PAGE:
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So I'm writing a method called getThanksgiving. It works as is and it's part of a much larger class but I needed advice on how to make it more efficient. The getWeekDay method just returns what day of the week November 1 is on a user-inputted year.

public String getThanksgiving(){
String a = getWeekDay(11, 1);
int offset = 0;

    if(a.equals("Friday")){
    offset = 7;
    }

    if(a.equals("Saturday")){
    offset = 6;
    }

    if(a.equals("Sunday")){
    offset = 5;
    }

    if(a.equals("Monday")){
    offset = 4;
    }

    if(a.equals("Tuesday")){
    offset = 3;
    }

    if(a.equals("Wednesday")){
    offset = 2;
    }

    if(a.equals("Thursday")){
    offset = 1;
    }   

 int date = 21 + offset;
 thanksgiving = "Thursday, November " + date; 

 return thanksgiving;
}

I tried rewriting it as a for loop but it's not working.

public String getThanksgiving(){
String a = getWeekDay(11, 1);
int offset = 8;

String[] wTable = {"Friday", "Saturday", "Sunday", "Monday", "Tuesday", "Wednesday", "Thursday"};
    for(int i = 1; i < 8; i++){
        if(a.equals(wTable[i - 1])){
        offset --; 
        }
    }
 }

Also, the idea of offset and adding 21 is just something my teacher wants us to do. Thanks in advance!

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so, what java constructions are you allowed to use? Enums? Maps? or only strings, if's and loops? –  maasg Nov 12 '12 at 21:15

4 Answers 4

you can use switch case

like

switch(a )

{
   case "Monday":
    offset = 4;
    break;

  case "Tuesday":
    offset = 3;
    break;

}

reference

switch(n)
{
case 1:
  execute code block 1
  break;
case 2:
  execute code block 2
  break;
default:
  code to be executed if n is different from case 1 and 2
}
share|improve this answer
    
Thank you, but I haven't really learned about switch case yet. I'll look into it though! –  user1816577 Nov 11 '12 at 20:11
    
@user1816577 yours welcome –  NullPoiиteя Nov 11 '12 at 20:12
    
@NullPointer I thought Strings in switch clauses are valid only in Java 7 –  Serabe Nov 11 '12 at 20:26
    
@Serabe He should be using an enum probably anyways. Ah it's homework. Perhaps it's required to use Strings... –  roliu Nov 11 '12 at 20:29
    
(Yeah, don't know what an enum is yet...) –  user1816577 Nov 11 '12 at 20:35

I don't think you can make it "more efficient" (i.e. runtime performance). If you want to make your code more readable shorter, I think you're almost there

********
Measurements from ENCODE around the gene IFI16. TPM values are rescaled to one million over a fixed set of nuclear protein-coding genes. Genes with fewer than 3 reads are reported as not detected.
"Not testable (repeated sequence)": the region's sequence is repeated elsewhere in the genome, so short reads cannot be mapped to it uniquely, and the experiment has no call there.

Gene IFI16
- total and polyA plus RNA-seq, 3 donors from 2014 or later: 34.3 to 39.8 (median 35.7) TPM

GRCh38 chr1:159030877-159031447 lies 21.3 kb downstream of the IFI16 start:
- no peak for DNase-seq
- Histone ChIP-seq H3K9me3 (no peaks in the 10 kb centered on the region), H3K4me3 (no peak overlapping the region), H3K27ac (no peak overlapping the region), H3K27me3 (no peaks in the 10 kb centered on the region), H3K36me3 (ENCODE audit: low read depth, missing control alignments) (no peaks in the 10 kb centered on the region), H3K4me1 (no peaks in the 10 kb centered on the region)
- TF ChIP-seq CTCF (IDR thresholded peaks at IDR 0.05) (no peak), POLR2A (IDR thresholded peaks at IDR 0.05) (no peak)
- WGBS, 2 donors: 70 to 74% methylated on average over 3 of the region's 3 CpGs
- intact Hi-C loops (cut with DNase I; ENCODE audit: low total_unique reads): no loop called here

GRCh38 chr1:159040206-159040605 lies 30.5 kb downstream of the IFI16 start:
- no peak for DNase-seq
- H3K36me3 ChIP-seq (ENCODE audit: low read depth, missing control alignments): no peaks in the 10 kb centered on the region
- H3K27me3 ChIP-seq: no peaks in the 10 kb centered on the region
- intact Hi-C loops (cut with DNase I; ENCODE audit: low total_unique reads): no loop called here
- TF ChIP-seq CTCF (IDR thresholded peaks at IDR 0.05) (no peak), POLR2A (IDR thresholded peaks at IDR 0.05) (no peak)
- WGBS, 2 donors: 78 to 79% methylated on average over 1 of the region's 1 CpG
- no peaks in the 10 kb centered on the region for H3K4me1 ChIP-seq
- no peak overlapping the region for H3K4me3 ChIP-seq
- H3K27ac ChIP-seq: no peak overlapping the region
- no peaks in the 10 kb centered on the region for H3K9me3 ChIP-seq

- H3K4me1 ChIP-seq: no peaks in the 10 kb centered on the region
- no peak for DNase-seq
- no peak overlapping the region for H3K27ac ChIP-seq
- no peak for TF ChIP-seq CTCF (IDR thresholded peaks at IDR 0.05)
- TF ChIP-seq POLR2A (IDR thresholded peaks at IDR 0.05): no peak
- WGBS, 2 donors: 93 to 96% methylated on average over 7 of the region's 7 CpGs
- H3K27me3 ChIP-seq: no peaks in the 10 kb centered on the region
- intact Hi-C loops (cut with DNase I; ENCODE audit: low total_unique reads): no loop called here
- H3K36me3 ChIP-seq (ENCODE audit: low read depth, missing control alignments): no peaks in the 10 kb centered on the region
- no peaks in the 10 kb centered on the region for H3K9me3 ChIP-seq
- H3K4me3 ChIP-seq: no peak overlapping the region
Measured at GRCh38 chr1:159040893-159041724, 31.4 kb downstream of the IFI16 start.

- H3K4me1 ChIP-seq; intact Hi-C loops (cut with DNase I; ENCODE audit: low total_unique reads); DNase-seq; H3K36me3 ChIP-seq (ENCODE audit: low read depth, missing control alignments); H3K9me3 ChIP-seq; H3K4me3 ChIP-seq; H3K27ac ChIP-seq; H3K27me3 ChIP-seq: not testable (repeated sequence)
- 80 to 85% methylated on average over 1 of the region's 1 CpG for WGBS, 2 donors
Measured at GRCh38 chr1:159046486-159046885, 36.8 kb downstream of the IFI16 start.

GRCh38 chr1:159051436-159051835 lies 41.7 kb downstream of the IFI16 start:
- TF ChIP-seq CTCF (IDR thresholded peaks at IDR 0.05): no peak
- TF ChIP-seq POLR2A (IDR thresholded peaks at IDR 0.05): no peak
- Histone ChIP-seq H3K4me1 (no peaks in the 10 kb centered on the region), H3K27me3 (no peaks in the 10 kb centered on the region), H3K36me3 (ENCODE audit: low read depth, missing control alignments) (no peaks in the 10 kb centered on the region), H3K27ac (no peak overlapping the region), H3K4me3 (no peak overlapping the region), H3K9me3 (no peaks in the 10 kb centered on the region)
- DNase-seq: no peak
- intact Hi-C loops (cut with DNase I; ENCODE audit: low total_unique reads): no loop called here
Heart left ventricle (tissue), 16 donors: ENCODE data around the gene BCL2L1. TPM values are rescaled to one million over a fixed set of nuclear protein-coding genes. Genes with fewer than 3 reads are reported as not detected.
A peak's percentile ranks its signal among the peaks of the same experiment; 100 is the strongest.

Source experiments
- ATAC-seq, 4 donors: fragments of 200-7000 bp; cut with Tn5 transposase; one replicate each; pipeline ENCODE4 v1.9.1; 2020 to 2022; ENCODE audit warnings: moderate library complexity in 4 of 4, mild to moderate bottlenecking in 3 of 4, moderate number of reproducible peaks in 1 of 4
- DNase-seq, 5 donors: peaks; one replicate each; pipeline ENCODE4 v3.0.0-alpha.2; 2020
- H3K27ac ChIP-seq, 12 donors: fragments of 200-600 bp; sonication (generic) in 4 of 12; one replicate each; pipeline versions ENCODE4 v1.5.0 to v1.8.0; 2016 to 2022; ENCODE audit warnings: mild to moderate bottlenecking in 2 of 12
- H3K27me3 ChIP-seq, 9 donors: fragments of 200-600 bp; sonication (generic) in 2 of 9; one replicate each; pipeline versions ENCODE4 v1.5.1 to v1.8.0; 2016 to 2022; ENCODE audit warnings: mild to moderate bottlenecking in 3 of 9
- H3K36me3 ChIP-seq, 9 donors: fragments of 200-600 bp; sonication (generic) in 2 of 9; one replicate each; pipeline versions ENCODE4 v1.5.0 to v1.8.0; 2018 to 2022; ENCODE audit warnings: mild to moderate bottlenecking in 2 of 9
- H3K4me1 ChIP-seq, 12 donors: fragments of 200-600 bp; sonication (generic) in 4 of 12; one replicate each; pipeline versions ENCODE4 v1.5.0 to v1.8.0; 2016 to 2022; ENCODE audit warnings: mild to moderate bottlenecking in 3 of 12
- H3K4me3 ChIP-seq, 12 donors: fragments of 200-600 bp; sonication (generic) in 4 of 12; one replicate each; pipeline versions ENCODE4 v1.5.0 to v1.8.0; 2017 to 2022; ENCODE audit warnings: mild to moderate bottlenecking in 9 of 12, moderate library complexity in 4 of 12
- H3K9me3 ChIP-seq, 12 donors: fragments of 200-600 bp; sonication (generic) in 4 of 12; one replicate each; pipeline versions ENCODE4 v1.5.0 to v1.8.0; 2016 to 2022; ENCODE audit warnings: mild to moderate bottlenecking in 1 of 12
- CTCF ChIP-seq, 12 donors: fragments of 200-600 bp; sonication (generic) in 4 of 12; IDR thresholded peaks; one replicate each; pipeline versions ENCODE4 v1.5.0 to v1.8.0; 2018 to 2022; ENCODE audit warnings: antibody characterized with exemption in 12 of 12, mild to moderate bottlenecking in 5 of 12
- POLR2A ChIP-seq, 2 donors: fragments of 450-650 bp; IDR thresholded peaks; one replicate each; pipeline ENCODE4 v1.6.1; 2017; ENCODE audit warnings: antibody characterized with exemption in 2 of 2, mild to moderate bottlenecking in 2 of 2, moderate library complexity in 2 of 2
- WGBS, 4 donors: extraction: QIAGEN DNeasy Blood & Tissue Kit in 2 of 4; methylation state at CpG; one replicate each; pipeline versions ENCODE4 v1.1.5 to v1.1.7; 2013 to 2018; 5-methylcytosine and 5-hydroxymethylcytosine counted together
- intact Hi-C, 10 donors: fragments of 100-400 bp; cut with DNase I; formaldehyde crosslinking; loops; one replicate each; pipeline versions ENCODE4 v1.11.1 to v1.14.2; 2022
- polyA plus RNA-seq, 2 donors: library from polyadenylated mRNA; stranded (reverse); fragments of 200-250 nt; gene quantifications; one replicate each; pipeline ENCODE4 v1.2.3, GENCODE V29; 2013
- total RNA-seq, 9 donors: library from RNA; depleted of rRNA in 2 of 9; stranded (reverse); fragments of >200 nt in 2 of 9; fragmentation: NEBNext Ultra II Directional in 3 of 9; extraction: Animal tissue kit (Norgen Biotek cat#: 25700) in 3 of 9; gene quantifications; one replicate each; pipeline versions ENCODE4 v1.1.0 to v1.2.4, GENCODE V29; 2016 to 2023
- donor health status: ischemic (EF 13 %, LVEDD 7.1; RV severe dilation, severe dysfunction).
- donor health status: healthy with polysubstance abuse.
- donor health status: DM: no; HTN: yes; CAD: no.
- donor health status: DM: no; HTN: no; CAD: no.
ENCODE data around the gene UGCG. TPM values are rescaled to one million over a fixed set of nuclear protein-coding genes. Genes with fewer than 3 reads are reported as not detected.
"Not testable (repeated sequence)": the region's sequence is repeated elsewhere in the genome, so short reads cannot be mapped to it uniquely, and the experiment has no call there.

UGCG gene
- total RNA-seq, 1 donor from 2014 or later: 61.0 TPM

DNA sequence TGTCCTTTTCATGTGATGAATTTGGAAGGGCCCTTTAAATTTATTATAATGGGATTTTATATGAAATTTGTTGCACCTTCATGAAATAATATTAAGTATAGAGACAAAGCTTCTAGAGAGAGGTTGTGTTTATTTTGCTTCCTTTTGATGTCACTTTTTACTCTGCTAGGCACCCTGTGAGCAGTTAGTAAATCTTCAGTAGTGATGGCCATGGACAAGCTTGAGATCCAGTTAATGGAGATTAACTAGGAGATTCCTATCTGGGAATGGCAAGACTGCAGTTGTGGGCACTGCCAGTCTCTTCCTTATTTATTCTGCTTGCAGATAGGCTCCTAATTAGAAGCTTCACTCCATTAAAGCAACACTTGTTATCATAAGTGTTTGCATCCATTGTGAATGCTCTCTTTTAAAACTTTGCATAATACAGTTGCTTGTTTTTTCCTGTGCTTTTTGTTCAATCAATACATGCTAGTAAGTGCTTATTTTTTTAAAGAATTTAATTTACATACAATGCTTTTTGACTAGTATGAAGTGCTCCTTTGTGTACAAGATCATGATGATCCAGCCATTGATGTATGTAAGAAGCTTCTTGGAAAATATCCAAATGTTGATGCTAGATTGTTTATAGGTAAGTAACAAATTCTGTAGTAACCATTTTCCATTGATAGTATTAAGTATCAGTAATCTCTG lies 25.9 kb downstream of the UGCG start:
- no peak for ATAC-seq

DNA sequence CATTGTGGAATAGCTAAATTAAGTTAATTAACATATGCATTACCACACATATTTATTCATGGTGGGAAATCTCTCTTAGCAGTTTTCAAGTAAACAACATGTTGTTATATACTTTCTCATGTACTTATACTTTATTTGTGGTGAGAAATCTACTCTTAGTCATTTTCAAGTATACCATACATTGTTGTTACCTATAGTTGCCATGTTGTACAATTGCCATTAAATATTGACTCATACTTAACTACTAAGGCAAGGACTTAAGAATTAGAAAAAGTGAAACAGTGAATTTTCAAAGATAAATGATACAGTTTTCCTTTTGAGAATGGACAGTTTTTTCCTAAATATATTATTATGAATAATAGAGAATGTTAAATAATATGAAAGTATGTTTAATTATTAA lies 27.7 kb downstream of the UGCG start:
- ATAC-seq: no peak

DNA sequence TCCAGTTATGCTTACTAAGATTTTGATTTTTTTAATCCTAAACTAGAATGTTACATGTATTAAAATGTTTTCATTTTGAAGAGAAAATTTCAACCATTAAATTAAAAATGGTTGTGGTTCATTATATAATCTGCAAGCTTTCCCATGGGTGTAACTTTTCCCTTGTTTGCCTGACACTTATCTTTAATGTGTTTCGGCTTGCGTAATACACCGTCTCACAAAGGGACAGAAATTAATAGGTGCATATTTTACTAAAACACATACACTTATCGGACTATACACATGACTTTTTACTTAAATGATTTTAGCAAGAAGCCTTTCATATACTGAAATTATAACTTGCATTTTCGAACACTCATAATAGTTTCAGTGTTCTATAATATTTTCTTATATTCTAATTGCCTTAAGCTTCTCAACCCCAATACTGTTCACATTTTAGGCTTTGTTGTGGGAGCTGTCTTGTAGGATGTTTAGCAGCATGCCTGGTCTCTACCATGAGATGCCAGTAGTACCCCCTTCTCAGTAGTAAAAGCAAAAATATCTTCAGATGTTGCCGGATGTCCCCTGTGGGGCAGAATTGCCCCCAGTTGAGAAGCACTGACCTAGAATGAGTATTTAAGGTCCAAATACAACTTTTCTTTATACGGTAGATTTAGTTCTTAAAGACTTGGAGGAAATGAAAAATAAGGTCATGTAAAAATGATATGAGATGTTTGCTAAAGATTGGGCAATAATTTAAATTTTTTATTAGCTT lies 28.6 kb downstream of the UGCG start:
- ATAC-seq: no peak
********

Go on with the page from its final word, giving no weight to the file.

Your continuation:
String[] wTable = {null, "Thursday", "Wednesday", "Tuesday", "Monday", "Sunday", "Saturday", "Friday"};
for(int i = 1, n = wTable.lenght; i < n; i++) {
    if(a.equals(wTable[i])){
        offset = i;
        break; 
    }
}
share|improve this answer

To specifically address your question on 'how to make this method more efficient', one thing to note is that the method evaluates every if statement even in the case when you already found your solution. Using 'bare bones' java if's you could add a condition to check when the day has been found in this way:

int offset = 0;
boolean found = false;
if(!found && a.equals("Friday")){
    offset = 7;
    found = true;
}

if(!found && a.equals("Saturday")){
    offset = 6;
    found = true;
}

This flag will marginally reduce runtime by virtue of shortcut evaluation of the && (and) operator, only executing the string comparison until a match is found. You can achieve a similar performance result with a for and using break to get out of the loop when you have found a matching element.

A better alternative would be using a Map data structure:

Map<String, Integer> daysByOffset = new HashMap<String,Integer>();
// this 'setup' part you only do once
daysByOffset.put("Friday", 7);
daysByOffset.put("Saturday", 6);
...

Then the lookup part is very efficient, as the lookup in a hashmap is O(1):

int offset = daysByOffset.get(day);

An elegant alternative would be using enums that encapsulate the offset information:

public enum DaysWithOffset {
    FRIDAY(7), SATURDAY(6),..., THURSDAY(1);
    private final offset;
    private DaysWithOffset(int offset) {
        this.offset = offset;
    }

    public int getOffset() {
        return offset;
    }
}

After the enum is defined, each enum constant will contain the corresponding offset info:

FRIDAY.getOffset() // = 7

You can calculate the offset by resolving the enum from the provided String and asking the offset value from it:

...
String a = getWeekDay(11, 1);
int offset = DaysWithOffset.valueOf(day.toUpperCase()).getOffset();
...

Coming back to the question on which option is more efficient, both map and enum have an O(1) lookup, (the Enum lookup being slightly better by the optimized internal enum dictionary. Yet, the enum operation requires a toUpperCase(), while the map doesn't) both these options will perform a lot better than a list of if's (the original version) or a for loop.

I include these options for completeness of the answer and also for you to have a 'sneak preview' of the possibilities that the Java language offers.

Now a teaser: If you were doing this in Scala, you'd write something like this: val daysByOffset = Map("Friday" -> 7, "Saturday" -> 6,...,"Thursday" ->1) def thanksGiving(day:String):String = "Thursday, November " + (daysByOffset(day)+21)

If I were learning a language today, it would be Scala.

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how about this?

private final static Map<String, int> dayMap = new HashMap<String,int>() 
{
dayMap.put("Monday", 0);
// do for the rest
};

in your method:

public String getThanksgiving(){
    String a = getWeekDay(11, 1);
    //do a lookup
    int result = dayMap.get(a);
    // do somthing with it. and return
    return "blah "+ result;
}
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